A lack of connectivity and digitisation is also a barrier. Although the continent’s population is young and receptive to technology, only 24% of it has access to mobile internet.

A third barrier is the automotive industry itself, which is still under-developed with only a small number of OEMs present and an even smaller number of local car manufacturing brands.

Opportunities for growth in African mobility

Africa has access to many resources, such as solar energy, which makes it a positive place for PV charging stations and electric vehicles. It’s also leading the way in innovative uses for second-life batteries. Rapid urbanisation has resulted in an increased demand for vehicles with people opting to own a car rather than use public transport. Consumer acceptance is high because of the continent’s young generation, willing to embrace technology and digitisation. Mobility and fleet management demand is following these developments.

In Nigeria and Ghana, the urban population is large and demand for new mobility products is growing. Egypt, Morocco and South Africa have mature leasing and fleet markets, which are expanding. The National Climate Change Action Plan in emerging countries like Kenya, have prioritised electric mobility. The leasing and fleet management markets are still in their infancy with only ALD Automotive and Arval active in northern and south African regions. But this lack of global players provides an opportunity for local companies to offer leasing products.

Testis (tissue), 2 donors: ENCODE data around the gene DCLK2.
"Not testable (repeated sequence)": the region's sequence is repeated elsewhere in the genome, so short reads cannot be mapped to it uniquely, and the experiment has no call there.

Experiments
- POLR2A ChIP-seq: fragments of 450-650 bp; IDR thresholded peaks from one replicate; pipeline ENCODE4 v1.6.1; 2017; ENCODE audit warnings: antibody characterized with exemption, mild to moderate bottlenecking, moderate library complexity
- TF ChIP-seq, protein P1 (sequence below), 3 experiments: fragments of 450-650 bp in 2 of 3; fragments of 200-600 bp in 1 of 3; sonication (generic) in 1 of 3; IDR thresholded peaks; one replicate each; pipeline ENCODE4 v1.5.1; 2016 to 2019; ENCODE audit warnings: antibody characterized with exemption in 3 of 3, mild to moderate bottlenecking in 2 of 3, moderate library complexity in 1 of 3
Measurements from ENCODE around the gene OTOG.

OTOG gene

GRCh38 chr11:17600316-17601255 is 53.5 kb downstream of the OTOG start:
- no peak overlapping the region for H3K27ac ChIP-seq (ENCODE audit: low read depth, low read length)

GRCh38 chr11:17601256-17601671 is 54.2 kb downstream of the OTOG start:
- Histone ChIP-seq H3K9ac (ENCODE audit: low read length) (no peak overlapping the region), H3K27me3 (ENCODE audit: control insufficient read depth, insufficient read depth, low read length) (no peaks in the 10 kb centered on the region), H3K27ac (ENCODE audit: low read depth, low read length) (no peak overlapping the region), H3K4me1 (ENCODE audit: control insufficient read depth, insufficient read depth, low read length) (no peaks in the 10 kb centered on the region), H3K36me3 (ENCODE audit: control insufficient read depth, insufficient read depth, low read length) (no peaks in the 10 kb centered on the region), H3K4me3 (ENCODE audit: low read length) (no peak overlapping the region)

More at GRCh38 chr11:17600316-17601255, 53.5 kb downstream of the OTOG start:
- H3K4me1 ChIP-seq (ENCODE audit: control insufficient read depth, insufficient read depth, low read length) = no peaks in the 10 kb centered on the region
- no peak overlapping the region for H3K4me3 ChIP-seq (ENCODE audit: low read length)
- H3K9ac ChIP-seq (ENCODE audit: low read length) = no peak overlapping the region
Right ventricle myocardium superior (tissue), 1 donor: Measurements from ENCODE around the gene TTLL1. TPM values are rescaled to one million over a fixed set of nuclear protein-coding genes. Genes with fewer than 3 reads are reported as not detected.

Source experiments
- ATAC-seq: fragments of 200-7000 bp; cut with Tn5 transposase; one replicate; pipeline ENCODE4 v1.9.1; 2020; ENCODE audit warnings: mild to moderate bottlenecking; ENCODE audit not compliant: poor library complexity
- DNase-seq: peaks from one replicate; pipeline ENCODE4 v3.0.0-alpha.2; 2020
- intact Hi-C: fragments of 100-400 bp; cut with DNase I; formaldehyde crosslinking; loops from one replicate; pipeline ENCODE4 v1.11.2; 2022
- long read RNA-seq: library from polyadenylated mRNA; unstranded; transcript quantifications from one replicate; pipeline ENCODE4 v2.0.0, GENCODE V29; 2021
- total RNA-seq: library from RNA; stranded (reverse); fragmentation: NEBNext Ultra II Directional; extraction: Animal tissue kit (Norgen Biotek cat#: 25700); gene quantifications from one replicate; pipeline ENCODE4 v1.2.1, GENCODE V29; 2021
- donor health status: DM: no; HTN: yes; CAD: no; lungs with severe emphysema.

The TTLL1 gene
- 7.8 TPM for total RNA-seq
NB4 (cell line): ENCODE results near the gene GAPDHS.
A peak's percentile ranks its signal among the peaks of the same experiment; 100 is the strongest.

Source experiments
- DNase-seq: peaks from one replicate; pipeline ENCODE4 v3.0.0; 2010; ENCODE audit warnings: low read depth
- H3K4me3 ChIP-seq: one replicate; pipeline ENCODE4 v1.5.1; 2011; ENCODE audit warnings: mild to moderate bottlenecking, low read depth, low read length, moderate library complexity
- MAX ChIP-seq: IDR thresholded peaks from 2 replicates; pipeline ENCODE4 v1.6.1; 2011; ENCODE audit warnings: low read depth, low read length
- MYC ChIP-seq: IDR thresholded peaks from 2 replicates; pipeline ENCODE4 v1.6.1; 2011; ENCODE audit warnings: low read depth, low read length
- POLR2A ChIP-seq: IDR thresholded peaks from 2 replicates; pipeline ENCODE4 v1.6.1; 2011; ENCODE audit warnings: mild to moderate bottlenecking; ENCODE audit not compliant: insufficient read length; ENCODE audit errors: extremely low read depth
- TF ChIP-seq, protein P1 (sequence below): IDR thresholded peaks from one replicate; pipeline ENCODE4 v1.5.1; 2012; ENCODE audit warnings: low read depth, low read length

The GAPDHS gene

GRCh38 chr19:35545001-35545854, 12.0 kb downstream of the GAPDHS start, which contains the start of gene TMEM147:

In Ethiopia, with a lower number of cars per 1000 inhabitants, car rental is on the rise. South Africa has the most mature fleet and telematics market. Global players such as Cartrack, MiX Telematics, Netstar and Ctrack offer services like theft prevention, vehicle tracking and fuel monitoring.

Middle East – play by the rules

Richard Sikkel, CEO of Massar Solutions, underlined that the Middle East is a strategically important market but don’t expect to find everything from one leasing provider.

With 246m inhabitants in 15 countries and a young population, the demand for new passenger cars is high and there were 2.12 million purchased in 2019. Turkey and Iran have vehicle production units and the region owns or controls 64.5% of the world’s oil reserves.